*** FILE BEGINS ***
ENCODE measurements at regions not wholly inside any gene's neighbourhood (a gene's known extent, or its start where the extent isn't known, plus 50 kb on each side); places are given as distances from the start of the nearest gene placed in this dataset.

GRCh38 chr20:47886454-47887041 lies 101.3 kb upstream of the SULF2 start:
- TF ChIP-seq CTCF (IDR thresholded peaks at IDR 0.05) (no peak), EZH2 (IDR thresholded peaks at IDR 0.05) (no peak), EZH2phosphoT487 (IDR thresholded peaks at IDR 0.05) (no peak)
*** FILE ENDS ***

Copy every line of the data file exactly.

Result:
ENCODE measurements at regions not wholly inside any gene's neighbourhood (a gene's known extent, or its start where the extent isn't known, plus 50 kb on each side); places are given as distances from the start of the nearest gene placed in this dataset.

GRCh38 chr20:47886454-47887041 lies 101.3 kb upstream of the SULF2 start:
- TF ChIP-seq CTCF (IDR thresholded peaks at IDR 0.05) (no peak), EZH2 (IDR thresholded peaks at IDR 0.05) (no peak), EZH2phosphoT487 (IDR thresholded peaks at IDR 0.05) (no peak)